The parties have filed further submissions.  In its submissions, the appellant referred to three offers to settle that it had made as follows:
    1. (a)
      On 24 July 2018, the appellant made an offer to settle pursuant to ch 9, pt 5 of the Uniform Civil Procedure Rules 1999 (Qld) (the UCPR) open for acceptance for 14 days on the basis that the respondent pay to the appellant $150,000, together with costs.[2]
    2. (b)
      On 18 January 2019 (between the first day of trial being 10 August 2018 and the second day of trial, being 1 February 2019), the appellant made a Calderbank offer open for acceptance until 30 January 2019 on the basis that the respondent pay the appellant the sum of $140,000 and there be no order as to costs[3] (the first Calderbank offer).
    3. (c)
      On 13 September 2019, after the appeal had been commenced and the parties had exchanged outlines, a further Calderbank offer was made that was open for acceptance until 16 September 2019, the date that the appeal was heard.  This was an offer to settle the appeal and the proceedings below on the basis that the respondent pay the appellant $175,000, plus costs of the appeal and the proceedings below to be assessed on the standard basis (the second Calderbank offer).
  3. [3]
    The appellant seeks orders that:
    1. (a)
      the respondent pay the appellant’s costs of the proceeding below and the appeal on the indemnity basis on the basis of the offer made under the UCPR;
    2. (b)
      alternatively, that the respondent pay:
      1. the appellant’s costs of the proceeding below on the indemnity basis (or alternatively, on the standard basis up to 18 January 2019 and on the indemnity basis thereafter); and
      2. the appellant’s costs of the appeal on the standard basis until 13 September 2019 and on the indemnity basis thereafter.
  4. [4]
    The appellant argued that the offer under the UCPR contained a significant element of compromise, that it was ready, willing and able to carry out what was proposed by the offer and that the respondent had the material necessary to assess its risks when the offer was made.[4]  It was submitted by the appellant that the judgment given by this Court in its favour was no less favourable than the offer and was, in fact, 60 per cent more than that offer.[5]  Relying on the statement in Monie v Commonwealth of Australia (No 2)[6] endorsed in Bulsey v State of Queensland,[7] that “[a]n offer of compromise made under court rules at first instance can be a relevant factor to consider on the question of costs on appeal, even if that offer has no statutory effect under the rules on the costs of an appeal”, the appellant argued that the offer was a relevant consideration which favoured the making of an order that the respondent pay the appellant its costs of the proceedings below and this appeal on the indemnity basis.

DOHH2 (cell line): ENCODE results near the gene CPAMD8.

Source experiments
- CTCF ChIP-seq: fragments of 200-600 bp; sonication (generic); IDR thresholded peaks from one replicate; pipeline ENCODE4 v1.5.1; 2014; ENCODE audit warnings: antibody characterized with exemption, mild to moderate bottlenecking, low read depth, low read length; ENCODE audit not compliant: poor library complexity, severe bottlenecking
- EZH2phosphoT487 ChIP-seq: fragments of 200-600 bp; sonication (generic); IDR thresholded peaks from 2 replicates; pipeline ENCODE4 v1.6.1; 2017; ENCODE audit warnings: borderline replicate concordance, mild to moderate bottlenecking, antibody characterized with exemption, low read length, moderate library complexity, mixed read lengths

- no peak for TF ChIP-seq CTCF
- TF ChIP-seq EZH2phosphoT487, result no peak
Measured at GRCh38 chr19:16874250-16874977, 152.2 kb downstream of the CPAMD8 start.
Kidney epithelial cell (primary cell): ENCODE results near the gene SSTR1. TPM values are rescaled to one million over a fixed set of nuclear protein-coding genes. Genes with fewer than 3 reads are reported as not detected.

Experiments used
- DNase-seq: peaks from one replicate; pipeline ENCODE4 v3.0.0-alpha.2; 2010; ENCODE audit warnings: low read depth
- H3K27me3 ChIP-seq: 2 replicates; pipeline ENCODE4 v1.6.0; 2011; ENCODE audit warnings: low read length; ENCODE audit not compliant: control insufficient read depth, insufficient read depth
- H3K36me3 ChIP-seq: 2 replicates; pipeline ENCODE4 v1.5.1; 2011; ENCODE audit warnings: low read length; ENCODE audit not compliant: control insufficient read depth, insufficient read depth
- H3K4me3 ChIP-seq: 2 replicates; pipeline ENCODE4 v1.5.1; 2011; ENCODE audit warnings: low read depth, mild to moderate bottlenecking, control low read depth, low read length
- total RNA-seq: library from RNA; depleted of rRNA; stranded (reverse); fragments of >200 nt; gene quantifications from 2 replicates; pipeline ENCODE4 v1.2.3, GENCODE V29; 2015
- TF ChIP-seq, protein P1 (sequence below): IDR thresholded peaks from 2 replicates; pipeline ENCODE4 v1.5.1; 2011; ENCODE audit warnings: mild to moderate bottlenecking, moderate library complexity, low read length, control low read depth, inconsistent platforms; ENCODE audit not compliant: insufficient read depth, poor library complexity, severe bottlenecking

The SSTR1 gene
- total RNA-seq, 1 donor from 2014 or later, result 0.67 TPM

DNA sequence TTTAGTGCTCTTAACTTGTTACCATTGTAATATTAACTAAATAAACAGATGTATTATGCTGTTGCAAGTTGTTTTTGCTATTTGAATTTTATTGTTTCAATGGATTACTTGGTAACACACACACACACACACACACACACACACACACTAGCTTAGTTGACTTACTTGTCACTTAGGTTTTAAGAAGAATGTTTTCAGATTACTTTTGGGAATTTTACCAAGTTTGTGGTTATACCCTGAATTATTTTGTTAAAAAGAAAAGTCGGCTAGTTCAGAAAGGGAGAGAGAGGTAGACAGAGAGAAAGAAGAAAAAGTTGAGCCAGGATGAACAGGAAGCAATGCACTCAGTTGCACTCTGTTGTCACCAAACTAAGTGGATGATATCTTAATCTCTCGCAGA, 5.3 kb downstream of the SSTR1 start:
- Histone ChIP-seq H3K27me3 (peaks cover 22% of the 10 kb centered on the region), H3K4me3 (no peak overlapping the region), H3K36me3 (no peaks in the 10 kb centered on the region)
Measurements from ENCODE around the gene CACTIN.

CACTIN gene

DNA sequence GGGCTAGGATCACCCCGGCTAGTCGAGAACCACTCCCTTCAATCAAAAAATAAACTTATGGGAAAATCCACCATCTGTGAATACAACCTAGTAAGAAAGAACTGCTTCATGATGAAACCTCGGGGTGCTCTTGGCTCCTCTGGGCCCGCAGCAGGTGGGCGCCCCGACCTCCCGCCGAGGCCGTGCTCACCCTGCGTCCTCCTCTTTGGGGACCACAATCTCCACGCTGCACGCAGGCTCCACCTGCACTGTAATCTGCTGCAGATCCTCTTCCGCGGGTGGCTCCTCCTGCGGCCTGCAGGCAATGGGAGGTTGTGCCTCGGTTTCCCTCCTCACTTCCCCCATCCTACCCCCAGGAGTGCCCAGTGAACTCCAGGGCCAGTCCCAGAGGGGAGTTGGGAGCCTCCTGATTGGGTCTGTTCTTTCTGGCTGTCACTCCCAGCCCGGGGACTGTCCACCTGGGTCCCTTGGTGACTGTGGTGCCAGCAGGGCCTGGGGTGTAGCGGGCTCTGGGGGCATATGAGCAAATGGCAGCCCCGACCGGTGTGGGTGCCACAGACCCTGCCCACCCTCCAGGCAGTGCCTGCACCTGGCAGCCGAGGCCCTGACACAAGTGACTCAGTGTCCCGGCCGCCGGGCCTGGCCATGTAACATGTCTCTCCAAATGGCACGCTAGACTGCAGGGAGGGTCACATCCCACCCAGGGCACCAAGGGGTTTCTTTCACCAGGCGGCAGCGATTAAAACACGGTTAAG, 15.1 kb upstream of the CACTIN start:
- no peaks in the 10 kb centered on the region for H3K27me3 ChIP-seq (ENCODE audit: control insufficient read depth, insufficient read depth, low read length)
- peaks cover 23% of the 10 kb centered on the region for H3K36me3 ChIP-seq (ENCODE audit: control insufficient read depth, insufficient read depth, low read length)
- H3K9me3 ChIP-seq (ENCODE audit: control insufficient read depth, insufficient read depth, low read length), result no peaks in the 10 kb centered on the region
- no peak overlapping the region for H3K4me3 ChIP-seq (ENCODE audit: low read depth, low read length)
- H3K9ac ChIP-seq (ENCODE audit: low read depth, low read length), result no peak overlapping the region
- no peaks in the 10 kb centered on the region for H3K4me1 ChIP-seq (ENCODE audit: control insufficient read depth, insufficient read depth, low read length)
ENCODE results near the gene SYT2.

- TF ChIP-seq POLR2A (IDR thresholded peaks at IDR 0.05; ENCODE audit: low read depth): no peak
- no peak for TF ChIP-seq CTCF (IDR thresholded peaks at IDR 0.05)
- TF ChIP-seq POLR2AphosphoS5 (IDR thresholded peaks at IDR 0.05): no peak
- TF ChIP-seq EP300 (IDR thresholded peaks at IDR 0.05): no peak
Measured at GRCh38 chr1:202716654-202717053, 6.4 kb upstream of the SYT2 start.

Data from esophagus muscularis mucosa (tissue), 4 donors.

5. [5]
    The appellant also relied on the first Calderbank offer and submitted that it is not sufficient for the respondent to argue that its rejection of the first Calderbank offer was “not unreasonable”.  Instead, it is necessary to at “least ... point to a reason for not accepting the offer beyond the usual prospects of being successful in litigation”.[8]  The appellant referred to the following matters as being relevant:
    1. (a)
      the offer was made at a stage where the respondent should have been aware of the relevant facts and had time to assess the relevant law;
    2. (b)
      the time allowed was a reasonable time;
    3. (c)
      given the ultimate judgment, the offers involved a considerable compromise;
    4. (d)
      as at the date of the offer, the respondent should have appreciated the difficulties it faced given it unsuccessfully raised points at trial that were not appealed and the point maintained by the respondent on appeal was weak;